Event Management

When Should Venues Disclose Pricing?

PLANNER:  Hi. I’m interested in booking your venue for an upcoming event. How much do you charge?
VENUE: Well, it depends on a lot of variables. Why don’t we have you come in and see our space, and then we can discuss pricing after I learn a little bit more about your needs.

If you’re a venue sales manager, (or an event planning firm or industry vendor, for that matter) the exchange above is typical of how you’ve been trained. Don’t discuss price over the phone, or in an email. Get them in to see the space, make them fall in love with it, and then hit them with the price.

 And this strategy worked for a long time. Until now…..

Today’s planners are used to getting information quickly, and that includes pricing and availability. If you withhold pricing until the client comes to your space, there’s a pretty good chance they’ll never make it there. And that’s because smart venues are providing that information right away.

Think about it. You can check availability and pricing instantly online for hotel rooms, airline tickets, and restaurants. Even car dealerships, the epitome of a business model based on hidden pricing, are finding more and more customers are coming in armed with hard numbers for the exact car they want. Yet so many venues and suppliers still think withholding pricing is smart sales strategy. Get them in the ‘kill zone’, surrounded by the beauty and opulence of your space, the thinking goes, and they won’t stand a chance.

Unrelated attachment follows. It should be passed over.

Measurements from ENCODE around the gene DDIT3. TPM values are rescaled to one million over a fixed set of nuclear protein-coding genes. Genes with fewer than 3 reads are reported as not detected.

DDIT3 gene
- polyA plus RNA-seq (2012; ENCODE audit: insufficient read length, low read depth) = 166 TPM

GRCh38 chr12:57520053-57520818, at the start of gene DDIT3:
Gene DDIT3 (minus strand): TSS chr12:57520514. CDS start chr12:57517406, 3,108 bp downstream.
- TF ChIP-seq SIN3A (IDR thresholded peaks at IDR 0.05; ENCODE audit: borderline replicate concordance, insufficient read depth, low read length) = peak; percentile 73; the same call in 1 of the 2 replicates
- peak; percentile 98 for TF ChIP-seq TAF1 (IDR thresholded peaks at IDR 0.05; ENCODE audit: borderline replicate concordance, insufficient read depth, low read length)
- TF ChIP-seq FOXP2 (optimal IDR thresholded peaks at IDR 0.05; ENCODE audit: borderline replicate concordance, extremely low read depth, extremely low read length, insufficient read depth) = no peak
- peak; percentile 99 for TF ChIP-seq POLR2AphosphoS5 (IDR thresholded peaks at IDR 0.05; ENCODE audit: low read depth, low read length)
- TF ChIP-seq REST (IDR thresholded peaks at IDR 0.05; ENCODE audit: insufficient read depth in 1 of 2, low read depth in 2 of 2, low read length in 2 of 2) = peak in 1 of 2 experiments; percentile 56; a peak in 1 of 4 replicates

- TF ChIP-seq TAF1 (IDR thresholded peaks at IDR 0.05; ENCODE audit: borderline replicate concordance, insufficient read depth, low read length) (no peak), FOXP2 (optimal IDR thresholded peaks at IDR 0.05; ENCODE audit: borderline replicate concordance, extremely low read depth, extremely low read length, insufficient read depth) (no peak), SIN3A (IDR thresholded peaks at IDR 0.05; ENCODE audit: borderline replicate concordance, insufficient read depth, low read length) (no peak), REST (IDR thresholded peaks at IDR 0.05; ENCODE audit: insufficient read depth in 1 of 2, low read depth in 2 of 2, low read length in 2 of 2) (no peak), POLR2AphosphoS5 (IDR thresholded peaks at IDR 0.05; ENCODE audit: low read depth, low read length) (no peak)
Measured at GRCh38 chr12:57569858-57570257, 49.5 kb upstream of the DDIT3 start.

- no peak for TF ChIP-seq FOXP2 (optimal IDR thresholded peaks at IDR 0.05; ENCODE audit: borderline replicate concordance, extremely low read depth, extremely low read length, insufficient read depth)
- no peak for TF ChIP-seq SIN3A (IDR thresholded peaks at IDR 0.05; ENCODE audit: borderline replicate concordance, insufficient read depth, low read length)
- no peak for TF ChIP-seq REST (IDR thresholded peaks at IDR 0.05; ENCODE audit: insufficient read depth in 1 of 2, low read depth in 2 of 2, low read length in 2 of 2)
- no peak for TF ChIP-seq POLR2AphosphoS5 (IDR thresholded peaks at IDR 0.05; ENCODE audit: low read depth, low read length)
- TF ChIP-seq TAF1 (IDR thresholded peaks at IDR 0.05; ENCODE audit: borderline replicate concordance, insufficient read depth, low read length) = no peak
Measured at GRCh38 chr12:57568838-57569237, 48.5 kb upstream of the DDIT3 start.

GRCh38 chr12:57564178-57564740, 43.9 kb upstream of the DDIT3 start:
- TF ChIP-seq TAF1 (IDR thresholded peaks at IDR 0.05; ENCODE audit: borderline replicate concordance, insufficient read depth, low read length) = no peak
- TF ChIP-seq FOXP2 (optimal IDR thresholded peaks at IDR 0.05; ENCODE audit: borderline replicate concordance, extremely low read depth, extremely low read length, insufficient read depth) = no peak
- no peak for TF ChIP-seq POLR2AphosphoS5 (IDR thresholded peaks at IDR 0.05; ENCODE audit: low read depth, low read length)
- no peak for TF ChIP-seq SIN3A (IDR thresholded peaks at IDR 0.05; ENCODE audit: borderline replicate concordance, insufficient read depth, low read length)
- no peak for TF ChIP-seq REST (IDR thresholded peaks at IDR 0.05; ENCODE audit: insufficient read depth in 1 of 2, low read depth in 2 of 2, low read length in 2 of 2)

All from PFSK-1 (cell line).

The problem is many prospective clients aren’t waiting around for an appointment, and even those that do schedule one often don’t show up if they’ve gotten the information they need from a viable competitor in the interim.

And this applies to superstars too.

Top wedding planner Tara Guérard has published books, has her own lines of stationary and furniture, and has planned weddings for numerous celebrities, including Ryan Reynolds and Blake Lively. Her studio is super cool and stylish, and is definitely a place to close a deal. Yet even she’s found that, “if I don’t give at least a price range over the phone, there are plenty of potential clients who won’t even schedule an appointment. That’s how it is now; people are used to getting information quickly.”

I’m not saying every venue or supplier has to publish their rate card on their website. I totally understand seasonal pricing based on supply and demand, and the ability to customize packages to suit a client’s needs. But there is nothing wrong with letting a potential client know the minimums you need, and a realistic price range.

In preparing the content for my upcoming Venue Sales Accelerator course, I interviewed dozens of planners, and this is one of their pet peeves. Stick to your old ways if you like, but the information train has left the station, and your competitors are on it.

Howard Givner (@hgivner) is the founder and Executive Director of the Event Leadership Institute.